The robot has a space at the back to hold a battery of the size of a standard PP3 9 volt battery (approximately 50 x 17 x 25mm). Having said that, a standard PP3 zinc or alkaline battery is not a good choice as it is unable to deliver the high current required for the motor, and its voltage drops quickly down towards 6 volts.
A rechargeable battery of PP3 form or size and associated charger is a much better option.
These are the main options available
- NiMh rechargeable PP3 format. Typically 200mAh capacity and weighing 36 grams. Available from DIY stores such as B&Q or online for about £5 but needing a separate charger.
- Lithium thionyl chloride (Li-SOCl2) rechargeable PP3 format weighing 29 grams. A 3 cell lithium battery giving around 10.8 volts and a capacity of around 1200mAh, available from Farnell for around £10. This has a much higher capacity than the other ones and is lighter as well, but requires a specialist Lithium battery charger.
- Lithium ion high volume 9v battery. Typically of around 600mAH capacity and weight of 26 grams for the one from EBL. Often sold in a pack of 4 for £18 but needs a separate specialist charger.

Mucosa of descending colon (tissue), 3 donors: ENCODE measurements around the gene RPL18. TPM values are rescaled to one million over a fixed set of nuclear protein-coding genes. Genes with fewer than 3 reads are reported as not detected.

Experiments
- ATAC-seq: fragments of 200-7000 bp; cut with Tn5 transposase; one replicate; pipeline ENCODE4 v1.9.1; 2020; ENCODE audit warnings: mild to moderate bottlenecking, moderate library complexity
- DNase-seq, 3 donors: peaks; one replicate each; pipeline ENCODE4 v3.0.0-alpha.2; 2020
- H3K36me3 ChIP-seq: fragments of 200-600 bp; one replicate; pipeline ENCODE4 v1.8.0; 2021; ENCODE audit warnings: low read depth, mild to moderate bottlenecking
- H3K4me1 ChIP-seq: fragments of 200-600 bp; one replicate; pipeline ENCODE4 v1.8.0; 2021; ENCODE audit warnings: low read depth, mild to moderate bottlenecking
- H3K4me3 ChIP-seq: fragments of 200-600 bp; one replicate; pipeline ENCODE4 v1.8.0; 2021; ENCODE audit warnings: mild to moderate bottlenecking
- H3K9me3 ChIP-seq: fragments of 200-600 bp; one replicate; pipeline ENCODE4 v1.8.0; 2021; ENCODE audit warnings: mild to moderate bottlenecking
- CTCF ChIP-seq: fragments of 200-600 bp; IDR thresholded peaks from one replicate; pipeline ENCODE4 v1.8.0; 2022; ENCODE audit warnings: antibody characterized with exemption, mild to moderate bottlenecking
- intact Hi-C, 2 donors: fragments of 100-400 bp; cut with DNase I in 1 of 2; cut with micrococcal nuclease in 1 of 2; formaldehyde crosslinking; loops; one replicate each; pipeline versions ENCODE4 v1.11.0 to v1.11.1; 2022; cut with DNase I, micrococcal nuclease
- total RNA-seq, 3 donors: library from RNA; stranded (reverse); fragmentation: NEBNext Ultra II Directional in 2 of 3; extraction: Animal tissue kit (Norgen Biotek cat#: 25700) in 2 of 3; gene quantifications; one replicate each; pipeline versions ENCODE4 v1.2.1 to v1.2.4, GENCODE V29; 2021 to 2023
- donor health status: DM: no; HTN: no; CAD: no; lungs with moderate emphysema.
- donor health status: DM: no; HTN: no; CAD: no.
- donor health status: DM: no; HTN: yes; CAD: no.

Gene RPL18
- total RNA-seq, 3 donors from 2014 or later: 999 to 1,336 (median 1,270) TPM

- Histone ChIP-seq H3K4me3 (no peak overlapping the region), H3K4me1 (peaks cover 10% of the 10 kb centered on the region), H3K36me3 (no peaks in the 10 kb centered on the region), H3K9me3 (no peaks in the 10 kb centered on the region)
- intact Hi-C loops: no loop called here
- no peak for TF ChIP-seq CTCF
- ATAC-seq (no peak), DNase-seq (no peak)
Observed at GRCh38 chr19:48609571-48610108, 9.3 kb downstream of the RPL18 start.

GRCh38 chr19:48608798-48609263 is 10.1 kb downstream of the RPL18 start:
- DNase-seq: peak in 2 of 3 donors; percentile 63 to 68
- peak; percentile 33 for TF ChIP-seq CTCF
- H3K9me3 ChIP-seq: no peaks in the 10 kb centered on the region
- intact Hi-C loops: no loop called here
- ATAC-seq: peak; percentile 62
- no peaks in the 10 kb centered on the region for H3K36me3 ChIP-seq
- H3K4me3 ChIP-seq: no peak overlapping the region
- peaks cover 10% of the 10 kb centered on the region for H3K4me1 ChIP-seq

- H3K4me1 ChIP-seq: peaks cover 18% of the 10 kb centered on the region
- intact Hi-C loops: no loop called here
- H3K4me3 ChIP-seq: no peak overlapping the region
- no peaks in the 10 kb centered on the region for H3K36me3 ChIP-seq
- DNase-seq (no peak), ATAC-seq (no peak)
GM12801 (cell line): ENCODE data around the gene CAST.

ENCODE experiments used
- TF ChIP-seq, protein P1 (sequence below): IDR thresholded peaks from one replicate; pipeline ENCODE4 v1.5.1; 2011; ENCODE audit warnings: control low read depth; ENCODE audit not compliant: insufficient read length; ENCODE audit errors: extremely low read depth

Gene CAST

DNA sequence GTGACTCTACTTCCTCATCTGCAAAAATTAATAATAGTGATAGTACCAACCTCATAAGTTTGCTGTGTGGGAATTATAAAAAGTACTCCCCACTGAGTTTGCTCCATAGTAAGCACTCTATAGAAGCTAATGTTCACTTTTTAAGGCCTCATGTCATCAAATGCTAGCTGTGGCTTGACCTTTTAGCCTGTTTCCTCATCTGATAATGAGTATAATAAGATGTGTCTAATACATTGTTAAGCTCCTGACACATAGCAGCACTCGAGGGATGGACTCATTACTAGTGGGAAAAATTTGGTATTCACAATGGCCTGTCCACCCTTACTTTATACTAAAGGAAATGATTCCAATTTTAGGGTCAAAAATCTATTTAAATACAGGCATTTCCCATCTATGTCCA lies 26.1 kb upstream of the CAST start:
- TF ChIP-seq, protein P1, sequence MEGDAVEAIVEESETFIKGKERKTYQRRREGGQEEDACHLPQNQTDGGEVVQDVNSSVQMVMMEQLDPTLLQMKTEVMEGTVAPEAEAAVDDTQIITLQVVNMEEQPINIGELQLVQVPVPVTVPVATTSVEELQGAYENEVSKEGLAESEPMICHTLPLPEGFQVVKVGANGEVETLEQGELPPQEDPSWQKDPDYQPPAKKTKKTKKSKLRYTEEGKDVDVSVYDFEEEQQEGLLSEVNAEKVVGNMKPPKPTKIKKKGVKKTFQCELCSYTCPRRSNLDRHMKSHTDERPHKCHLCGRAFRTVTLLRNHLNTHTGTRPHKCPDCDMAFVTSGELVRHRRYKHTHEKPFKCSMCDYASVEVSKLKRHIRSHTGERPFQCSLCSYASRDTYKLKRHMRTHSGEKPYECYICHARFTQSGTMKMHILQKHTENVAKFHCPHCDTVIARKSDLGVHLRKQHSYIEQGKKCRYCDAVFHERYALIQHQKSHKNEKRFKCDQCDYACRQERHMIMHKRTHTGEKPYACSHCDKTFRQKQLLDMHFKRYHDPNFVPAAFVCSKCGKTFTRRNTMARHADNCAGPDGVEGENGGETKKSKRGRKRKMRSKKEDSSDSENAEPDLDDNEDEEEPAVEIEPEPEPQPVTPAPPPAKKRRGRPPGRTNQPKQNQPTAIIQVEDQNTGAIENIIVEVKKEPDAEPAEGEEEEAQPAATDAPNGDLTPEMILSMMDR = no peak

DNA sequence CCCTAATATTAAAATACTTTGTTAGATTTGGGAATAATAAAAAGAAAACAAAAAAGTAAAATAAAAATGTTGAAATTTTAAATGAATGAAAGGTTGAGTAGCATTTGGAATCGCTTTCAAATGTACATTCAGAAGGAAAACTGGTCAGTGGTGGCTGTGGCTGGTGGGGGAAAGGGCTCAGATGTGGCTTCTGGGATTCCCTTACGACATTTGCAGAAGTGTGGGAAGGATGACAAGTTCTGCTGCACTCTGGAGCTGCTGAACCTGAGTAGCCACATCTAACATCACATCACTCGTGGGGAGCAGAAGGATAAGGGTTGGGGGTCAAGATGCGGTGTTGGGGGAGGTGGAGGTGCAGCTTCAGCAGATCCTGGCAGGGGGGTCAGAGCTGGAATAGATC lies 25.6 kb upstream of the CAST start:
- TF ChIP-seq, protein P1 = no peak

- As above but available in 280mAH capacity in a pack of 5 with a charger for around £25.
- Lithium ion USB charged 9v battery. Typically of around 400 to 500mAH capacity this battery has internal circuitry that delivers a steady 9 volt output but can be recharged from a standard USB 5 volt mobile phone charger. These are available online for around £10 each
Any of the above are likely to be suitable and have adequate capacity, but the option 5 is a good choice because of the steady voltage produced and the ease of charging.
It is useful to have two batteries at least so that one can be being charged while one is being used